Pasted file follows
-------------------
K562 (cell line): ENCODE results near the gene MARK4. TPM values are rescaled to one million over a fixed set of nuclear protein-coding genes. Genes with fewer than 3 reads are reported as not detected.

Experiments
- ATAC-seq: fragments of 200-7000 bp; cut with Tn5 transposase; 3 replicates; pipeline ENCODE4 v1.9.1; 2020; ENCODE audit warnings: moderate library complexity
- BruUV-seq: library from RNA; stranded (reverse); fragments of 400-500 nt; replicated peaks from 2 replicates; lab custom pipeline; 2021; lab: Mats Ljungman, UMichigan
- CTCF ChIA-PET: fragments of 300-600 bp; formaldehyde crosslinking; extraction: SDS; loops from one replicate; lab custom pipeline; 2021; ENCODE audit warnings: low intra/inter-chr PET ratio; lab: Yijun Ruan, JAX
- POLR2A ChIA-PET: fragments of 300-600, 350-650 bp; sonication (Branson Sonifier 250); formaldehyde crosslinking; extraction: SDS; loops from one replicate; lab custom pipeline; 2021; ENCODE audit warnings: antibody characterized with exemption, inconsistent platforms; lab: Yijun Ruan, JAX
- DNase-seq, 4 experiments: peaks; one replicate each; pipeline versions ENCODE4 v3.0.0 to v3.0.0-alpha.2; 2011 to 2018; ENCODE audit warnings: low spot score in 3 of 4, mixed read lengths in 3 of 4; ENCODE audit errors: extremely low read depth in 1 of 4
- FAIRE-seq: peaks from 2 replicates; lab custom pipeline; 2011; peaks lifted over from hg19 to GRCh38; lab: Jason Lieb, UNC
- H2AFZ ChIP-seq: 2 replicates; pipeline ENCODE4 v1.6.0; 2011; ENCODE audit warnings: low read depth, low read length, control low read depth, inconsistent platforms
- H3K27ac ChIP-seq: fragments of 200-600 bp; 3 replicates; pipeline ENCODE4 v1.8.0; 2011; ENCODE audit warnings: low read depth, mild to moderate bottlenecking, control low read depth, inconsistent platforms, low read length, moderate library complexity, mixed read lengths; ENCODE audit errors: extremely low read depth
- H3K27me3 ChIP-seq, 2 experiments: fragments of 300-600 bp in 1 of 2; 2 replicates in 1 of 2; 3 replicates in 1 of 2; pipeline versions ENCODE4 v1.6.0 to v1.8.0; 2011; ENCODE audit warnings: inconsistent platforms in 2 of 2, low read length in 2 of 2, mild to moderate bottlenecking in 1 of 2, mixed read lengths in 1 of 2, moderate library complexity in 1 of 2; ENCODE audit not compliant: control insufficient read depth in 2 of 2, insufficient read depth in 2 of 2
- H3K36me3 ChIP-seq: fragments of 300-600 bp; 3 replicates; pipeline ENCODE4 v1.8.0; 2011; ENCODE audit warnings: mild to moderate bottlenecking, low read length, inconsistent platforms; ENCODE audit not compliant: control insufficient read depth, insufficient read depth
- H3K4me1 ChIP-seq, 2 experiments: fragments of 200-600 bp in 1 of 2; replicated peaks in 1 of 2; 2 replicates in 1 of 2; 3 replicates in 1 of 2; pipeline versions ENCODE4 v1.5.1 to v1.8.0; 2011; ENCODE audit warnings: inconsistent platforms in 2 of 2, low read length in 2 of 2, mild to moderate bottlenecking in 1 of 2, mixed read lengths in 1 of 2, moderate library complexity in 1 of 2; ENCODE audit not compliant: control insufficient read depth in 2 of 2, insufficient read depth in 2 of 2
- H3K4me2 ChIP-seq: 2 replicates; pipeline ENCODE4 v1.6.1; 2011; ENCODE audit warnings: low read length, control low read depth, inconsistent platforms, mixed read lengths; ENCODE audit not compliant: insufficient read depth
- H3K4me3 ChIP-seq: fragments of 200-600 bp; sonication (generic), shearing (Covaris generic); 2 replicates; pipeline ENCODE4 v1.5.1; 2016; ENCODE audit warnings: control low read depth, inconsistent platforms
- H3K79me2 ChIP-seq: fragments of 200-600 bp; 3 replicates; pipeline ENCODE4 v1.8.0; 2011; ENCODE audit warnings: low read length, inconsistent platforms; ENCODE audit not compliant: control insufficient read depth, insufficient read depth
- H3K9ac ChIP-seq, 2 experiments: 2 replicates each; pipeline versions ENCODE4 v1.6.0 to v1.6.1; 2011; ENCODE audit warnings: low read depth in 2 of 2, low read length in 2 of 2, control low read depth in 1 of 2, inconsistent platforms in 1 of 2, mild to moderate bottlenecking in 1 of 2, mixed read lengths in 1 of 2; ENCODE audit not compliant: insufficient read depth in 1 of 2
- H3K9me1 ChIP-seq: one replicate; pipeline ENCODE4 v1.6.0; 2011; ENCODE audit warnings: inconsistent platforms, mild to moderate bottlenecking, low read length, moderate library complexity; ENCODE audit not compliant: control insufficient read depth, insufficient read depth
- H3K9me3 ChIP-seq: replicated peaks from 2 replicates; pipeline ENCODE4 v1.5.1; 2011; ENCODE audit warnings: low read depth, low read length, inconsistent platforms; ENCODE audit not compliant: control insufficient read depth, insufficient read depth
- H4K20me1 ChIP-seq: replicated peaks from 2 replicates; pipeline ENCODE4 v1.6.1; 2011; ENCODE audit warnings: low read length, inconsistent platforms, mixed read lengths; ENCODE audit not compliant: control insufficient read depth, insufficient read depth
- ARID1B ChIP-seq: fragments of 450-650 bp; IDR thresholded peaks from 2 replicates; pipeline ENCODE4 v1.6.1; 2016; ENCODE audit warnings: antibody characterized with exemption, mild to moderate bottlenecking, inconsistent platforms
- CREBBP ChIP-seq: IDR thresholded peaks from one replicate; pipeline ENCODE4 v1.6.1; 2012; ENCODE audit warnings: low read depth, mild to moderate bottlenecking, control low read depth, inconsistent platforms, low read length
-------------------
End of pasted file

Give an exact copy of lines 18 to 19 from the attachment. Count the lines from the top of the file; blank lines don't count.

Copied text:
- H3K9me1 ChIP-seq: one replicate; pipeline ENCODE4 v1.6.0; 2011; ENCODE audit warnings: inconsistent platforms, mild to moderate bottlenecking, low read length, moderate library complexity; ENCODE audit not compliant: control insufficient read depth, insufficient read depth
- H3K9me3 ChIP-seq: replicated peaks from 2 replicates; pipeline ENCODE4 v1.5.1; 2011; ENCODE audit warnings: low read depth, low read length, inconsistent platforms; ENCODE audit not compliant: control insufficient read depth, insufficient read depth